Extravasation possible; may cause severe cellulitis, ulceration, and tissue sloughing. May occur with or without symptoms (e.g., stinging or burning during administration) and even when blood returns well during initial aspiration of infusion needle. (See IV Administration under Dosage and Administration.)

Possible pain on injection, induration, thrombophlebitis, and paresthesia. Delayed erythema and/or ulceration at or distant from the injection site possible weeks to months after administration despite the lack of apparent evidence of extravasation.

Respiratory Effects

Possibly severe or life-threatening acute bronchospasm and/or dyspnea may occur a few minutes to several hours after administration of a vinca alkaloid (e.g., vinblastine) in patients who have been previously or simultaneously treated with mitomycin. Bronchodilators, corticosteroids, and/or oxygen may produce symptomatic relief.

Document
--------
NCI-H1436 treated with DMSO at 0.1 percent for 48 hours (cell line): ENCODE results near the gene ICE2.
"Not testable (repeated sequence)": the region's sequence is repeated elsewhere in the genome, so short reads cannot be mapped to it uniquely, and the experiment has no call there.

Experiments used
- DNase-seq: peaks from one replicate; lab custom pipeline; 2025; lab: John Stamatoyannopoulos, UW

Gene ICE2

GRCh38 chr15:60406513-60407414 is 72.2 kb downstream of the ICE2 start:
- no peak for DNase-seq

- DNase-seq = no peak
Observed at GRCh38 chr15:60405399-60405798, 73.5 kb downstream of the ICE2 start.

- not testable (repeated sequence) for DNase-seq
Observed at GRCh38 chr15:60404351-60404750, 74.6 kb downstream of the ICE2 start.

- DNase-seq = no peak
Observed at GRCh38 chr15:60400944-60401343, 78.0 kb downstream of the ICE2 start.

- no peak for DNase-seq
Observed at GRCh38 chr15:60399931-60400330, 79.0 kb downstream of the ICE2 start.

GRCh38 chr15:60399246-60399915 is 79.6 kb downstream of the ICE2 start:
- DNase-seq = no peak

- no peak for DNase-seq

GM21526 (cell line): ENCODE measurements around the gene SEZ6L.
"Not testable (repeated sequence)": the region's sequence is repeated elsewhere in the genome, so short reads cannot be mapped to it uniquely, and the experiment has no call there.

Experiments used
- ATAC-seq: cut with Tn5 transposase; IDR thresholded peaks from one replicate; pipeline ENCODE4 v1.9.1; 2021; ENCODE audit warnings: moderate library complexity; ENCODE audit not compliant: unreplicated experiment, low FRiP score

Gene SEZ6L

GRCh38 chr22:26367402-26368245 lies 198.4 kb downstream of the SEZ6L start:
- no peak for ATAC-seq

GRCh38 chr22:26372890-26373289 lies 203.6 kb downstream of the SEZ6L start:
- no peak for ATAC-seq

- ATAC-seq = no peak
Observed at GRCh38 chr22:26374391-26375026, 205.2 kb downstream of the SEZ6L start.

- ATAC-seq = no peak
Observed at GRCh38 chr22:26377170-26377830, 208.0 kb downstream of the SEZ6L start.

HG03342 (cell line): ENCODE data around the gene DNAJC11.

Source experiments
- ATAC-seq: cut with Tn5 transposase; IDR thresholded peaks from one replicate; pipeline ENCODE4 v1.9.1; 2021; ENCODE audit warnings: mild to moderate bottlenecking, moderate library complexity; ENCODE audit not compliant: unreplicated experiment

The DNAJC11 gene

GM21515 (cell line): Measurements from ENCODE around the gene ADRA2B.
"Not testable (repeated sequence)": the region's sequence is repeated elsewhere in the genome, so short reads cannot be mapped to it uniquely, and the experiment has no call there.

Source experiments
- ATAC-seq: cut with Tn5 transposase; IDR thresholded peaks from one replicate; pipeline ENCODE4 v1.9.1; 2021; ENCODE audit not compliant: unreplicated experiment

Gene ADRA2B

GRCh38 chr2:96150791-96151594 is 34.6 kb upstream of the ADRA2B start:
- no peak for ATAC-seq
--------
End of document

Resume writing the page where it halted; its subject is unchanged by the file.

ARDS reported in some patients receiving mitomycin in combination with other antineoplastic agents and maintained at fraction of inspired oxygen (FIO2) concentrations >50% perioperatively. Use only enough oxygen to provide adequate arterial saturation.

Monitor patients for evidence of pulmonary toxicity (e.g., dyspnea with a nonproductive cough, radiographic evidence of pulmonary infiltrates) and for changes in fluid balance; avoid overhydration. If pulmonary toxicity develops, discontinue therapy if other etiologies can be excluded.

Intravesical Instillation

Bladder fibrosis/contraction reported; may require cystectomy.

Asymptomatic ulcers at the site of resected carcinoma of the bladder and calcification of bladder wall reported.

Possible local irritation (i.e., cystitis); local toxicity increases with the number and frequency of instillations and with the dose administered.

GI Effects

Nausea and vomiting may occur within 1–2 hours of IV administration. Vomiting usually subsides rapidly but nausea can continue for 2–3 days.